Angular now allows less in the templates. What’s most confusing is what may and may not go into bindings / expressions.

PITFALL 1: Javascript in templates is not really javascript!

We write template expressions in a language that looks like JavaScript. Many JavaScript expressions are legal template expressions, but not all.

I mean c’mon guys… Either it’s javascript or it’s not, but what’s that?

JavaScript expressions that have or promote side effects are prohibited, including:

  • assignments (=, +=, -=, …)
  • new
  • chaining expressions with ; or ,
  • increment and decrement operators (++ and --)

(and more)

ProTip from Angular how to dodge problems with this:

A property name or method call should be the norm.

Okay, now you think you know it all about the js in the view? That’s where you’re wrong. In “Statements” (the stuff from the round brackets ()), there’s yet another javascript like syntax that isn’t really javascript!


The template statement parser is different than the template expression parser


()="someExpr" and []="someExpr" have different allowed "someExpr"

An example:

[blub]="x = 3" // totally not okay
(blubbl)="x = 3" // totally ok
(blarb)="console.log('hello')" // totally not okay

ooooomg…. Well, I’d say in this case still stick with the above recommendation (only use function calls) and you should be pretty fine. In any case, I mean it’s kind of logical that in events you want to assign stuff, but not in property bindings, so you won’t run into problems 99% of the time, but when you do, it might help you to recall those rules. But I mean seriously, why do you make 2 parsers, Angular Team? Haven’t you learned in Angular 1, that the more concepts you introduce the worse it gets? Why not just allow a property name or method call in both () AND []? Why also allow assignment in () , you really think it adds that much convenience to introduce a new concept?

Anyways, let’s move on.

PITFALL 3: Forgetting []

It’s such a common pitfall because this wasn’t required in Angular 1. Now it is. After working a while with Angular2+, this is still one of the pitfalls I tap into most frequently.

As Angular states:

The HTML attribute and the DOM property are not the same thing, even when they have the same name.

This means <button [disabled]="isUnchanged">Save</button> will work, but <button disabled="isUnchanged">Save</button> won’t work as expected.

You can find more information here. Basically the quirky () [] syntax is justified in about 2000 words there.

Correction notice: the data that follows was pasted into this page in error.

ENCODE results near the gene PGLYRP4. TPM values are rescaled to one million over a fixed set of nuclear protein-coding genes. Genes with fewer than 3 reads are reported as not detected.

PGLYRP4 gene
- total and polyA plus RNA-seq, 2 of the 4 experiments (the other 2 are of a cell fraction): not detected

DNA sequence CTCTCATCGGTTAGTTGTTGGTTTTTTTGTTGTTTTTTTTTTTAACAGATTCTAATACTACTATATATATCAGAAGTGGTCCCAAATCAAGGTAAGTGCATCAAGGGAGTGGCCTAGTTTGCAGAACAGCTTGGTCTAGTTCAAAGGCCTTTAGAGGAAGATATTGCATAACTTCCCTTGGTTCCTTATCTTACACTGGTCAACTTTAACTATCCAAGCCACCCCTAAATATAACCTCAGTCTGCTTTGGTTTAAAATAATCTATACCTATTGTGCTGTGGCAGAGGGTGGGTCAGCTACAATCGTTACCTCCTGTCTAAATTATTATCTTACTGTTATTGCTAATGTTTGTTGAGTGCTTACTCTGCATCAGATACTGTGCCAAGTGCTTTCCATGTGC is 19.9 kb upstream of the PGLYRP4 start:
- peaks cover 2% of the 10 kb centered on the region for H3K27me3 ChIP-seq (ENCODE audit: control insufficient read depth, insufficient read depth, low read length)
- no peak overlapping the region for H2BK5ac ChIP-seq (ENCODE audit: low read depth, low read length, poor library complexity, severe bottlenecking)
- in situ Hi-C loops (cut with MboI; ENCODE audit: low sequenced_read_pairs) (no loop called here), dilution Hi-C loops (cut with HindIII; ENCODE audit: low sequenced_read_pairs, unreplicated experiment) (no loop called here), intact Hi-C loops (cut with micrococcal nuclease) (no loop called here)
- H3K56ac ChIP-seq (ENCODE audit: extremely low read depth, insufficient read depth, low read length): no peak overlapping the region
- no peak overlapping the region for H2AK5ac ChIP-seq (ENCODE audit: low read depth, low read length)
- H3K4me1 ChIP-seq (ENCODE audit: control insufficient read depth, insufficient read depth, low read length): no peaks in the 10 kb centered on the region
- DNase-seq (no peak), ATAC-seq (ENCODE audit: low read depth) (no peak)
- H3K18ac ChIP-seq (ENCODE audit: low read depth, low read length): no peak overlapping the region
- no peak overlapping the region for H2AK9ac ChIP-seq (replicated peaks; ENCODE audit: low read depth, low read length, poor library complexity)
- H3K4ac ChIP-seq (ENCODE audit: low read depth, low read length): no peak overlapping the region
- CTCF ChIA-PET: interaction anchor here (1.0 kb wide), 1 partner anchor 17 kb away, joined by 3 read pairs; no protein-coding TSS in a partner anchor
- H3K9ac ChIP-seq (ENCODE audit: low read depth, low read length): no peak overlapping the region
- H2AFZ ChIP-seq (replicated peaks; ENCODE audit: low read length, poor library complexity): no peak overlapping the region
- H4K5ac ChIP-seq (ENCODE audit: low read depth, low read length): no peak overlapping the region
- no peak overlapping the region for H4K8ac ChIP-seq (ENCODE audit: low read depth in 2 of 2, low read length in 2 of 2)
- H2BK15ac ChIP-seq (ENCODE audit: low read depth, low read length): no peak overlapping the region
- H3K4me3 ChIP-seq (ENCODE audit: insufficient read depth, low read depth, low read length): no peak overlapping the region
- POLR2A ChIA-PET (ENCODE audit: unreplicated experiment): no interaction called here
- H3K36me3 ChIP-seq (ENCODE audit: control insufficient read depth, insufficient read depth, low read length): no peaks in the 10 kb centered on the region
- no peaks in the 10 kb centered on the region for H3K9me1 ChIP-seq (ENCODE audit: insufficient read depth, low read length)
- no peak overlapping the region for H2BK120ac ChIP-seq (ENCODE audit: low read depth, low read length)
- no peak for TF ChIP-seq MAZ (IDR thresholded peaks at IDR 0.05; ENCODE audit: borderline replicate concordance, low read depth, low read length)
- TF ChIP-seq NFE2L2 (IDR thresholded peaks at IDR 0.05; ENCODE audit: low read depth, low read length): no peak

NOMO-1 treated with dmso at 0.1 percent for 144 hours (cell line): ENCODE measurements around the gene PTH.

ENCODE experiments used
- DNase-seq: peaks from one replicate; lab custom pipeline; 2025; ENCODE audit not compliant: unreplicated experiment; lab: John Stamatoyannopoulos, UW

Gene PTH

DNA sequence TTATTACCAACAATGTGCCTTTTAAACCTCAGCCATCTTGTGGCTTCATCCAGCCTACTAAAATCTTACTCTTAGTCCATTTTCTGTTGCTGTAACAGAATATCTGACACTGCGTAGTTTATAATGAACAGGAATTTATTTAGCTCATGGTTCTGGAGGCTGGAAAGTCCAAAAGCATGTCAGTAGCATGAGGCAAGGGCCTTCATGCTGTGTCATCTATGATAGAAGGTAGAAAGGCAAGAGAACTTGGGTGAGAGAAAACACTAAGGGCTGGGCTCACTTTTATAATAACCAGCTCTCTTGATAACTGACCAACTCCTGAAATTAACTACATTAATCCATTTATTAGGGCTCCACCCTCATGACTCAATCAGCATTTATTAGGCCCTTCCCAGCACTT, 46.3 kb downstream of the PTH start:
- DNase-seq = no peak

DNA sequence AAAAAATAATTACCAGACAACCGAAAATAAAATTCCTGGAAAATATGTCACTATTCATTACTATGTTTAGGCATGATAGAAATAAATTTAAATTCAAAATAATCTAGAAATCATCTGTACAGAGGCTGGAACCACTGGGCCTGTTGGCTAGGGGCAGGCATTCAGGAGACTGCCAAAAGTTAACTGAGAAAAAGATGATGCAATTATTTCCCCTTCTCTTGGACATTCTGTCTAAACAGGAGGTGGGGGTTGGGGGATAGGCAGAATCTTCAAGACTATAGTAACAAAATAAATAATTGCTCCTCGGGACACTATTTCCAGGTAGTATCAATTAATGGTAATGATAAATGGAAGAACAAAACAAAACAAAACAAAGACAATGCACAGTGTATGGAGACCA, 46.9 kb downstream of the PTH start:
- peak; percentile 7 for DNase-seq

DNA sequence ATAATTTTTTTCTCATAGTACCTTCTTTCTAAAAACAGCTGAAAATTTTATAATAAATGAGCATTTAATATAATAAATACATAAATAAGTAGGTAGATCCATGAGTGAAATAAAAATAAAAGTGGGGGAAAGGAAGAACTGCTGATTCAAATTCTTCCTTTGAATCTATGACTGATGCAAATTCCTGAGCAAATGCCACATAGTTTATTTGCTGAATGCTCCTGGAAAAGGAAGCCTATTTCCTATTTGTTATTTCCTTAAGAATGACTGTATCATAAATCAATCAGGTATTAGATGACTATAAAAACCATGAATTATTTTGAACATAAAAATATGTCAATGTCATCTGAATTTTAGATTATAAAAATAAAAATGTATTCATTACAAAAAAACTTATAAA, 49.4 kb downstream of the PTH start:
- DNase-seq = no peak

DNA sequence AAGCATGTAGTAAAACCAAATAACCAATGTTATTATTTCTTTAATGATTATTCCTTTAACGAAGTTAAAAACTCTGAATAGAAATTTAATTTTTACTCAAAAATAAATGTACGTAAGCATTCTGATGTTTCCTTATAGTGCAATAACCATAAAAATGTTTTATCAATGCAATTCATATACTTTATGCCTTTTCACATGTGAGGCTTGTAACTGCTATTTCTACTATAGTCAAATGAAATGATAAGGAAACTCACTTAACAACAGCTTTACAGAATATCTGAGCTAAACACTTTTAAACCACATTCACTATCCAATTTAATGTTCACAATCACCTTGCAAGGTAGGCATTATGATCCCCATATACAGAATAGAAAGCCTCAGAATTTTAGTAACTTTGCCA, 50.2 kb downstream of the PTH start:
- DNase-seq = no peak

And one more I recently stumbled upon: You can’t have single { in your templates. For example, if your want to describe some code and write:

if else statements work like this:
if (condition) { ... } else { ... }

in your template, Angular won’t like that. You can either escape each curly brace it in the most peculiar fashion:

"{{ '{' }}"

OR you could use the ngNonBindable directive!

Fortunately the Angular error report is good on this one, so even when you walk into the pit, you’ll get out fast.


I think it’s awesome how we can write css / scss in Angular 2: directly in the components and it’s not leaking around. The way it’s implemented is that Angular adds name-spacing to emulate shadow-DOM-like behaviour. Yet, this introduces some problems when changing elements outside of Angular, e.g. with jQuery or something like d3js. For example, if I replace <div id="my-chart"></div> with d3 rendered html, the styles don’t get applied. You now have two options. Option one: put the styles into the global styles.css file. Option two: prepend all styles with :host /deep/ .  See also this related stackoverflow answer. Of course that’s a bit hacky, but that’s how it is.

State Management and Data Binding

State management doesn’t have a magical solution in Angular 2 and still requires serious consideration and planning when you write your app. It’s a topic too big for this pitfalls-post, so here are some links to other posts concerning state management to get you started:


Take care when subscribing to observables that should encapsulate http requests. If you subscribe to them multiple times, the http request fires multiple times! Example:


createResource(newResource: Resource, resourceName: string): Observable<Resource> {
  const $data =, newResource)
    .map(resp => resp.json().data);
  return $data.catch(this.handleError);

and  somewhere else:

const heroObs = this.heroService.createHero(this.newHero);

heroObs.subscribe(newHero => { ... do thing 1
heroObs.subscribe(newHero => { ... do thing 2

now you create two new resources!


I’ll update this article constantly as I run into more pitfalls during development, so stay posted by subscribing!